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Current Carry Wire With A Loop

  • Thread starter Charanjit
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  • #1
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1. Homework Statement :
A. Determine the magnetic flux through a square loop of side a (see the figure) if one side is parallel to, and a distance b from, a straight wire that carries a current I.

Express your answer in terms of the variables I, a, b, and appropriate constants.

Answer: [(uIa)/(2pi)]ln((b+a)/b))

B. If the loop is pulled away from the wire at speed v, what emf is induced in it?
Express your answer in terms of the variables I, a, b, v, and appropriate constants.

Answer: Help




2. Homework Equations :
Flux=integral(B*da)
E=BLv


I think those are the two equations we need, but not 100% sure.

3. The Attempt at a Solution :
I have already figured out part A, and the solution is posted above, just having issue with part B.

So all I did was replaced L=length with "a", one side of the area. I am totally lost here. So please help me.
 

Answers and Replies

  • #2
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Have you tried using Faraday's law?
 
  • #3
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Well yes, but how to relate velocity?
 
  • #4
collinsmark
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Well yes, but how to relate velocity?
The rate of change per unit time of [tex] \Phi_B [/tex] is a function of the loop's velocity.

Hint: Distance = Velocity times Time. Distance here, as your problem describes it, is your variable 'b'. Next find the negative of the time derivative of [tex] \Phi_B [/tex].
 
  • #5
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Which b are you talking about? The equation E=BLv? That "B" is the magnetic field.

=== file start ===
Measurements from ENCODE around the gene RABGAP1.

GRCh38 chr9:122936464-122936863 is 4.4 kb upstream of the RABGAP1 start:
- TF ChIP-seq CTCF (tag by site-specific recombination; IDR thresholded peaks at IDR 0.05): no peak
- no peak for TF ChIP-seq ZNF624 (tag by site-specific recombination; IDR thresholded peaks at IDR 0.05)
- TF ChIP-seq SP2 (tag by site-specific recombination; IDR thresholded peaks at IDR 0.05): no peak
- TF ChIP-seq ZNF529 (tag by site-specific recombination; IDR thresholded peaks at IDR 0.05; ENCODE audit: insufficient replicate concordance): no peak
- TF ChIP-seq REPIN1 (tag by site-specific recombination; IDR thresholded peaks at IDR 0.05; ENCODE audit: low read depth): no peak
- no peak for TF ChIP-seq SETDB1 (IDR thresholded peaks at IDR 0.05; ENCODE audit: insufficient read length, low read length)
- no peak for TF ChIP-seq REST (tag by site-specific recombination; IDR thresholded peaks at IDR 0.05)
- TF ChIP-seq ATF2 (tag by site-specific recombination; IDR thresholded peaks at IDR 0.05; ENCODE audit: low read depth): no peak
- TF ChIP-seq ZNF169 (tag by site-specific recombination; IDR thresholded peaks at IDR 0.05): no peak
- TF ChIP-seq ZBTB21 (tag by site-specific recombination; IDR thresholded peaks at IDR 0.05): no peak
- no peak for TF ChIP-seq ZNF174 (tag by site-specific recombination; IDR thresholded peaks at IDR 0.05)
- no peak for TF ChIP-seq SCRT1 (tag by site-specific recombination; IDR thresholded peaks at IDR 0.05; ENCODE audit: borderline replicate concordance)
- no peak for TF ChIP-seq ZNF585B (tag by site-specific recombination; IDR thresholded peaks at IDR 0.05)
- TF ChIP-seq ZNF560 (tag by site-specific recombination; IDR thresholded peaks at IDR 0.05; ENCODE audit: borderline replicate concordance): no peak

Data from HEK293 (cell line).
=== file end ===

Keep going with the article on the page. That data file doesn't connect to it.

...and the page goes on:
• #6
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Which b are you talking about? The equation E=BLv? That "B" is the magnetic field.
In the problem statement, "...and a distance b from ..."
 
  • #7
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Ok... so how do I import that into the equation? We don't have the "time" variable.
 
  • #8
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Ok... so how do I import that into the equation? We don't have the "time" variable.
Distance is equal to Time times Velocity, or b = vt.

Make the substitution as an interim step. You can always make the reverse substitution (t = b/v) later to get rid of the 't' variable if you need to, once you have your final answer.
 
  • #9
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Ok, but in which equation? E=BLv?
 
  • #10
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Ok, but in which equation? E=BLv?
try the answer to the first part:
Answer: [(uIa)/(2pi)]ln((b+a)/b))
After you make the substitution, you'll still need to use Faraday's law as a step to the final answer.
 
  • #11
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Ahh ok. I got it. Thanks.
 

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